In 1703 the French gained a few successes including Alsace, which enabled them to menace Vienna, but nothing was forthcoming as the French leaders began to bicker amongst themselves. Consequently all advantages the French had were quickly lost. In 1704 Marlborough succeeded in moving his troops quickly from Holland to Bavaria, where he joined Eugene and achieved the great victory over Duc de Tallard at Blenheim (read Marlborough's original account of Blenheim here). Tallard was captured by Marlborough himself and packed off to England to live as a prisoner of war by Nottingham Castle, resulting in the French loss of Bavaria. Late in 1703 Portugal and Savoy had changed sides to the imperial one, enabling the English to capture Gibraltar in 1704.

By 1705 Marlborough in Holland and Eugene in Italy had a few modest victories by capturing towns and forts, although Eugene did have a defeat at the hands of Vendome at the Siege of Cassano. Eugene quickly turned this around, and in 1706 his victory at Turin resulted in the total evacuation of the French from Northern Italy. Marlborough had similar successes and victories, with his triumph at the Battle of Ramillies forcing the French to retreat from the Low Countries. One account has this on Ramillies:

"During the two years that followed Blenheim, Marlborough was the soul of the Alliance. His great persuasive power and personal charm were as much in requisition to soothe the apprehensions and susceptibilities of his comrades in the Netherlands, Vienna and Berlin, as were his military gifts to teach Louis XVI that at length he had met his match. In April, 1706, events were in train for a second staggering blow at French power. Marlborough was at the Hague contemplating a transfer of the theatre of war to Italy, partly from disgust of the timidity of the Dutch policy, and partly because he wished to join hands with Prince Eugene, the one colleague who had proved himself worthy of confidence. Circumstance, however, compelled him to remain in the Netherlands, where the French, under Villeroi, were entrenched in their camp behind the Dyle, and the campaign offered but slight prospect of decisive result. By a bold stroke, Marlborough forced an issue.  A threat to besiege Namur brought Villeroi into the open in its defence. At the head of the renowned household troops of France he took up his position on 23rd May on Mont St Andre, a part of the highest ground in Brabant. He adopted a crescent formation, the tips of the half-moon advancing towards the Allies. This gave Marlborough, who lay facing the centre, the supreme advantage of being able to strike where he chose before the enemy could reinforce against him. Part of the ground on the French right was and eminence called the "Tomb of Ottomond", which commanded the whole field. This was the key of the position. The opposing forces each numbered about 60,000 men. The issue lay with superior generalship and valour. Marlborough, whose objective was the "Tomb of Ottomond", made a feigned attack on the enemy's left, which Villeroi took seriously, only to realise, too late, the true intentions of the Allies. Nevertheless a sturdy fight was made for the retention of the Tomb. It was held by the French household cavalry, in whose ranks fought scores of young French nobles, who set fame before life. These beat off the attack of the Dutch horse, and Marlborough had to hasten up with fresh squadrons. In the turmoil he was surrounded , thrown from his charger, and nearly captured, but, taking taking the horse of his aide-de-camp, he renewed the charge with such vigour that the enemy gave way and the height was captured. The success was rapidly followed up in other parts of the field, and three and a half hours after the first encounter the French were in full flight, abandoning their baggage and most of their guns. In killed, wounded and prisoners, they lost 15,000 men, whilst the Allies had over 3,000 casualties.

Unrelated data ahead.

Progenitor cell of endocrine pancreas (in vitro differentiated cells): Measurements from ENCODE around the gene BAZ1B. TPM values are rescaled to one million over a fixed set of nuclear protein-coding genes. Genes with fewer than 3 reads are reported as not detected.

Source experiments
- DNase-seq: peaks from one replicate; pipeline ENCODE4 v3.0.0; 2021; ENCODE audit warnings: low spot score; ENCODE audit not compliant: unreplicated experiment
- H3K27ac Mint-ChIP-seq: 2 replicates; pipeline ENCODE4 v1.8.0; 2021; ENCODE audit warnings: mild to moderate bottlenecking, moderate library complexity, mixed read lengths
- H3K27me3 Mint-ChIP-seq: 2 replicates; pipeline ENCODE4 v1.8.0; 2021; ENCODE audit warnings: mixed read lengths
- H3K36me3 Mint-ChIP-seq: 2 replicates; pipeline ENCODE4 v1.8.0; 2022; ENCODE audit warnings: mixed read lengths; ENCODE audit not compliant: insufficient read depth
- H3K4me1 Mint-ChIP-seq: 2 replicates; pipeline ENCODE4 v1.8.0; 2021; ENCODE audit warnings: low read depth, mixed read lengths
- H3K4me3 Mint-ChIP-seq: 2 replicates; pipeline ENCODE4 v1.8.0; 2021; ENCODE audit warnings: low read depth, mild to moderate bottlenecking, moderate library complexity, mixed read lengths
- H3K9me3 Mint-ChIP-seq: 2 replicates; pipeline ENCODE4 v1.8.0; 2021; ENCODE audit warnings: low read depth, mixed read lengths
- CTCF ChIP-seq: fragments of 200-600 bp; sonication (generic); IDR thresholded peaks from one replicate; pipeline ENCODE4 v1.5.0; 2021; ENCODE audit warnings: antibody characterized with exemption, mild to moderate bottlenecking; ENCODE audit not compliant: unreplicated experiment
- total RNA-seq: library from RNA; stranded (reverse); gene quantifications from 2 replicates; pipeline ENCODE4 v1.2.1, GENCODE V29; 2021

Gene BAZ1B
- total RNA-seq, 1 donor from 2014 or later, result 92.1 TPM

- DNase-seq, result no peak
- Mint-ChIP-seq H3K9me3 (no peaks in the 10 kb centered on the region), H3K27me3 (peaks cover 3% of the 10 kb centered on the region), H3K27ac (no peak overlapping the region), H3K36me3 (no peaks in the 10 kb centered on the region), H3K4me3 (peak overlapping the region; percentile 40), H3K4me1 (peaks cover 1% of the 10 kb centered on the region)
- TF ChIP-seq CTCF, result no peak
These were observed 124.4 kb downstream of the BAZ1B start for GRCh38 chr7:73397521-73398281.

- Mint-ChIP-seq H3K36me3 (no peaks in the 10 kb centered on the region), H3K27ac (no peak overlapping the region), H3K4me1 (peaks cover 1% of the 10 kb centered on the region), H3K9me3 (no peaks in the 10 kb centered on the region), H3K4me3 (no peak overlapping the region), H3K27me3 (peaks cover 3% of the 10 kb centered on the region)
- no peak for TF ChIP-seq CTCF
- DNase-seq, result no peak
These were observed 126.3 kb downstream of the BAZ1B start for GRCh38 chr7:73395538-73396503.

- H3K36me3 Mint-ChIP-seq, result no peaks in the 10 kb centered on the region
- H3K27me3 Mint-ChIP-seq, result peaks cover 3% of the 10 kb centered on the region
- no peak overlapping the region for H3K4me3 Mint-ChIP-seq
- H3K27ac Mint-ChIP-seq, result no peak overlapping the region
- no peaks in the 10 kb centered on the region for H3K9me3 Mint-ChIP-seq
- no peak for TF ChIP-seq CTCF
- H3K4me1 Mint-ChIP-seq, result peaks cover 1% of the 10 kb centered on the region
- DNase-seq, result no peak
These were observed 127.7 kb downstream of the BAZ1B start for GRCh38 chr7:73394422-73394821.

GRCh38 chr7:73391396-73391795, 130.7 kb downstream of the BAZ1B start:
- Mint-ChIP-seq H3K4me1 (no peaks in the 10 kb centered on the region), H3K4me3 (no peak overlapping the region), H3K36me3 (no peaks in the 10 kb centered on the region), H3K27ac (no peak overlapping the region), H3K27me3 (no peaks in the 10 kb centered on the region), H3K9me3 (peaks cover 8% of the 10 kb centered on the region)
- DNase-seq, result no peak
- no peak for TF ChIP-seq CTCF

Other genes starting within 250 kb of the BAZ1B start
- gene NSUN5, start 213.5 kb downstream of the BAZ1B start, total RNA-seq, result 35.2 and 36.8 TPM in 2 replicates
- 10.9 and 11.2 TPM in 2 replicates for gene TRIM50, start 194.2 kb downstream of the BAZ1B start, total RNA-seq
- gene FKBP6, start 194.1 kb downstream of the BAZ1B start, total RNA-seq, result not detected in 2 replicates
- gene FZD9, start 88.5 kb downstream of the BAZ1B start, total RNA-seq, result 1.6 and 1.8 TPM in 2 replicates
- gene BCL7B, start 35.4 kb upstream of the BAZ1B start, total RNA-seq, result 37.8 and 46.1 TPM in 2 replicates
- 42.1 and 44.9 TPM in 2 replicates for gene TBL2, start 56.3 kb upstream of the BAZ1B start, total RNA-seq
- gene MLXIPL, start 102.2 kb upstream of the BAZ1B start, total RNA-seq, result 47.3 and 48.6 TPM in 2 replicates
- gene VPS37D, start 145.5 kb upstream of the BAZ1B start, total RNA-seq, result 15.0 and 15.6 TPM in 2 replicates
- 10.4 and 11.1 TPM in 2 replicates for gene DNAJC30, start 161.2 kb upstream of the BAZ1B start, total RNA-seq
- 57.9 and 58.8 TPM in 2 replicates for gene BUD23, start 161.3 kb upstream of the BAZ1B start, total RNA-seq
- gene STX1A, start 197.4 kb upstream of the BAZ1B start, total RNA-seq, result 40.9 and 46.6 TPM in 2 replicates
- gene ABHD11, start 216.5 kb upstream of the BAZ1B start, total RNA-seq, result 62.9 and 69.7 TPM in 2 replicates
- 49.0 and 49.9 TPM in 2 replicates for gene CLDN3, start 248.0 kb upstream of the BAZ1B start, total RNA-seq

Louis XIV threw a spanner in the works when, realizing that the allies were stronger, proposed peace to the Dutch. England allegedly wrecks the talks, forcing the continuance of the war.

In 1707 things had started to slow down. Marlborough made little progress in the North, with Eugene's trip to Provencé proving a costly one when he lost 10,000 men in a few encounters with the French. By 1708 the tables were turned yet again, with Marlborough and Eugene winning a great victory at Oudenarde, took Lille and finally drove the French back to within their borders. Further attempts at peace negotiations failed, and the imperial forces in 1709 won a very costly victory at the Battle of Malplaquet, with the loss of many lives. Lord Orkney himself had nearly his entire regiment massacred at a French entrenchment, while Marlborough and Eugene were still reeling from their losses. Another account has this to say about events at Malplaquet: